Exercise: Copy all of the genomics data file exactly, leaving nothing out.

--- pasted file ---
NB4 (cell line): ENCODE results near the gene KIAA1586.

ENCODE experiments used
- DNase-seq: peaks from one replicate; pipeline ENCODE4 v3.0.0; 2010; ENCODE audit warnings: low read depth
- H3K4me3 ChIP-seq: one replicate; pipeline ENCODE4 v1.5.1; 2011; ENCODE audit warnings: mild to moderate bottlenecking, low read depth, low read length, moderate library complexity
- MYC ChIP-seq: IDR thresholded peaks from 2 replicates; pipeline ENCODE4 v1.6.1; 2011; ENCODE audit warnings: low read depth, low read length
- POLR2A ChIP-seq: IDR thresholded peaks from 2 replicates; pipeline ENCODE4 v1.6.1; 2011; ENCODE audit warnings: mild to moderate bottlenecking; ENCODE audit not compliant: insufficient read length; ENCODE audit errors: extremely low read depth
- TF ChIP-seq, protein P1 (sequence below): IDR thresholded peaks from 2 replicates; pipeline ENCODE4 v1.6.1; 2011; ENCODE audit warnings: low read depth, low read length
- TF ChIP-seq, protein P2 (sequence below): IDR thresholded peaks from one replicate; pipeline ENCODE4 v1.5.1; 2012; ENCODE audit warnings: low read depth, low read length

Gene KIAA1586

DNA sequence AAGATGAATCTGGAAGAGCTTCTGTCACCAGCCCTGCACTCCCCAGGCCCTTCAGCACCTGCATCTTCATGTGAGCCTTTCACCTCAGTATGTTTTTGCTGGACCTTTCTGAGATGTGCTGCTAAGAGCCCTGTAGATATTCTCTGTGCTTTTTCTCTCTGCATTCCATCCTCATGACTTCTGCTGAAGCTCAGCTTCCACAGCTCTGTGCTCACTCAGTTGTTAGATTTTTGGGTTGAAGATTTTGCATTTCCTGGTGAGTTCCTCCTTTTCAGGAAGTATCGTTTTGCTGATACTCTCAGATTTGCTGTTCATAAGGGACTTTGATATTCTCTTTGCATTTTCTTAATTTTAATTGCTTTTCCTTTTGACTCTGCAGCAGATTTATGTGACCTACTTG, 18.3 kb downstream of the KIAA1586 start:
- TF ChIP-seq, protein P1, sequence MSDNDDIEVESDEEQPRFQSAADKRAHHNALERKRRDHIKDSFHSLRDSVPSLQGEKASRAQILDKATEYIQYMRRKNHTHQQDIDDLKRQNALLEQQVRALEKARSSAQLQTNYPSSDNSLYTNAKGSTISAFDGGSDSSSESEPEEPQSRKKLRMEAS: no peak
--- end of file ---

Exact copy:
NB4 (cell line): ENCODE results near the gene KIAA1586.

ENCODE experiments used
- DNase-seq: peaks from one replicate; pipeline ENCODE4 v3.0.0; 2010; ENCODE audit warnings: low read depth
- H3K4me3 ChIP-seq: one replicate; pipeline ENCODE4 v1.5.1; 2011; ENCODE audit warnings: mild to moderate bottlenecking, low read depth, low read length, moderate library complexity
- MYC ChIP-seq: IDR thresholded peaks from 2 replicates; pipeline ENCODE4 v1.6.1; 2011; ENCODE audit warnings: low read depth, low read length
- POLR2A ChIP-seq: IDR thresholded peaks from 2 replicates; pipeline ENCODE4 v1.6.1; 2011; ENCODE audit warnings: mild to moderate bottlenecking; ENCODE audit not compliant: insufficient read length; ENCODE audit errors: extremely low read depth
- TF ChIP-seq, protein P1 (sequence below): IDR thresholded peaks from 2 replicates; pipeline ENCODE4 v1.6.1; 2011; ENCODE audit warnings: low read depth, low read length
- TF ChIP-seq, protein P2 (sequence below): IDR thresholded peaks from one replicate; pipeline ENCODE4 v1.5.1; 2012; ENCODE audit warnings: low read depth, low read length

Gene KIAA1586

DNA sequence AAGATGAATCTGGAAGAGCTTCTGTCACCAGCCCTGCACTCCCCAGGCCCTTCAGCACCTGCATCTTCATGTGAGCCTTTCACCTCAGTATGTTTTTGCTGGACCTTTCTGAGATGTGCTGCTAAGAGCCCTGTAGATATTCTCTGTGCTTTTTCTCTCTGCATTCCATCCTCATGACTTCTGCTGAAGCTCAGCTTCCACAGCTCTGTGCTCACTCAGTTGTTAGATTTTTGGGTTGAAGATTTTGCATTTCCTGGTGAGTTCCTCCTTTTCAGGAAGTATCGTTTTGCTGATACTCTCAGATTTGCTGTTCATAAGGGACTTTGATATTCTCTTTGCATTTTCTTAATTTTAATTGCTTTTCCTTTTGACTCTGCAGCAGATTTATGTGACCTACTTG, 18.3 kb downstream of the KIAA1586 start:
- TF ChIP-seq, protein P1, sequence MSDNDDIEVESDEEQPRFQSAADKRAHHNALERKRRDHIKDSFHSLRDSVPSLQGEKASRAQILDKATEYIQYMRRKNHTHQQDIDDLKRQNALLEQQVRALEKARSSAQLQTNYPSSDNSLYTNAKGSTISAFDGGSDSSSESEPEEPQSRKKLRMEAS: no peak